￼The 2020 Cocoa Barometer report has revealed that child labour in cocoa-growing areas remains rife as cocoa farmers are still faced with poverty, after two decades of failed interventions across the cocoa sector.
The report demanded systemic change to end cocoa poverty, stressing that after two decades of failed interventions, cocoa-farming communities are still battling the effects of poverty, child labour and deforestation.
"Twenty years into rhetoric, the challenges on the ground remain as large as ever. Poverty is still the daily reality for virtually all West African cocoa farmer families, child labour remains rife, and old growth forests continue to be cleared to make way for cocoa production," the report said.
As a biennial review of sustainability in the cocoa sector, the report provides stark details of how little positive impact current and past interventions are having for the farmers at the beginning of the supply chain.
"Now is an important window of opportunity to move towards justice, as momentum for change is gathering across different stakeholders. Thanks to campaigning civil society organisations, the last two years have seen an increasing number of chocolate companies asking for regulation; significant global actors like the EU are committed to putting legislation in place; and the world's two largest producers of cocoa, Cote d'Ivoire and Ghana, have formed a cartel to drive up the price for cocoa farmers," the report stated.
The report's co-author, Antonie C. Fountain, of the VOICE Network, said after two decades of voluntary initiatives that do not tackle the root causes, it is time for systemic change in the sector.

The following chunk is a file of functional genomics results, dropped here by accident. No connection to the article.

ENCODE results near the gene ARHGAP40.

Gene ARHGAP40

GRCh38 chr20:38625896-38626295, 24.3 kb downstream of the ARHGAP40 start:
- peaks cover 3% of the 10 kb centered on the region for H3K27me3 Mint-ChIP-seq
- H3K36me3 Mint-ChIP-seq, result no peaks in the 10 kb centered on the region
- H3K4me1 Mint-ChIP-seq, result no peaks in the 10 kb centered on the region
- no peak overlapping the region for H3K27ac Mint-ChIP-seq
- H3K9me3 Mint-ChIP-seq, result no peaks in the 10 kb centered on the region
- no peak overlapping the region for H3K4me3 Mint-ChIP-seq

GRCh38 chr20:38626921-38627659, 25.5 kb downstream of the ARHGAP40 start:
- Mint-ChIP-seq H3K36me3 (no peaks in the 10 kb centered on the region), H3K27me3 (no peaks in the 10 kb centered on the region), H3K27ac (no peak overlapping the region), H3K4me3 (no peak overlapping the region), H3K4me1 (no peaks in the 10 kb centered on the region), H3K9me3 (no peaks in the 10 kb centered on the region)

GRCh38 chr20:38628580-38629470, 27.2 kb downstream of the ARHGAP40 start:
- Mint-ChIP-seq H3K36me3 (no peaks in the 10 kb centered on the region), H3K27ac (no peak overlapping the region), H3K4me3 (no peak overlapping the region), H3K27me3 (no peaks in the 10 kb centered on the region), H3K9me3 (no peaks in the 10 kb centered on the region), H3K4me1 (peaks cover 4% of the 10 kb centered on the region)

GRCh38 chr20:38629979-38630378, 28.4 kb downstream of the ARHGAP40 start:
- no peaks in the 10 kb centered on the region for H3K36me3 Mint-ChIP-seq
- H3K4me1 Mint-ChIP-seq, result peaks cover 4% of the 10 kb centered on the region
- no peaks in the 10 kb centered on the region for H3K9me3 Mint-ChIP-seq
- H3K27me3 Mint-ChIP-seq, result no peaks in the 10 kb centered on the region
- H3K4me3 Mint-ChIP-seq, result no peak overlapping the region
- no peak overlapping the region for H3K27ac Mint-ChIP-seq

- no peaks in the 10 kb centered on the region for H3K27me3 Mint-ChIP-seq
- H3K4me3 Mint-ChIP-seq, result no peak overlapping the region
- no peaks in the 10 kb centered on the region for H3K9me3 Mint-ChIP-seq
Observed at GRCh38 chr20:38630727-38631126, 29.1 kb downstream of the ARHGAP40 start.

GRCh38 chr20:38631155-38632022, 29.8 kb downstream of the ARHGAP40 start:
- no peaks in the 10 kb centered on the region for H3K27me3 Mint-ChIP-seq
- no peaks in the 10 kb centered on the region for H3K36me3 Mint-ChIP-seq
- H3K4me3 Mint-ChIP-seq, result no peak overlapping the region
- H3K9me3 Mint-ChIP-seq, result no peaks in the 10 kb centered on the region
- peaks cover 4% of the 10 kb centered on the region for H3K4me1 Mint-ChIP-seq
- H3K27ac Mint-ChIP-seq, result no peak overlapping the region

"All the ingredients are there to make it work, but it is now time to move forward and put in place ambitious, holistic and mandatory change, so that we can finally tackle the poverty, child labour and deforestation in cocoa."
According to the report, to seize this moment, it is vital that the sector learns from its mistakes, or it risks repeating them.
The report said the last two decades of interventions have failed for three main reasons.
Firstly, it said efforts have only been voluntary, not mandatory, meaning that across the sector, actors are failing to do what they need to.
"Within the multitude of government-driven covenants, national multi-stakeholder platforms and sector-wide collaborations, there are no penalties for non-compliance from companies or governments, nor enforcement to meet targets."
Secondly, it said while bad farming practices have been addressed, the underlying problems that exacerbate extreme poverty-including low cocoa prices, lack of infrastructure and no transparency and accountability as you move higher in the supply chain-remain unchallenged and unsolved.
"There needs to be recognition that in its current form, the business model for high yields of cocoa means poverty for farmers and excessive profit for chocolate manufacturers. It's time this changed," it added.
Thirdly, the report said efforts to solve complex issues of injustice and unsustainability in the cocoa sector have not been inclusive or holistic enough.
It said instead of inviting farmers and civic society to take a respected seat at the decision-making table, problems have been assessed using a top-down industry-based approach.
This, the report said, serves the interests of industry and government rather than the producer farmers and their communities.
"We are at the crossroads," Isaac Gyamfi, Managing Director for Solidaridad in West Africa, said.
"Do we continue skirting around the issue of farmers' wellbeing, or will all stakeholders together radically redesign value distribution and decision making in the cocoa sector? Let's make space at the table and assure a living income, for both farmers and workers."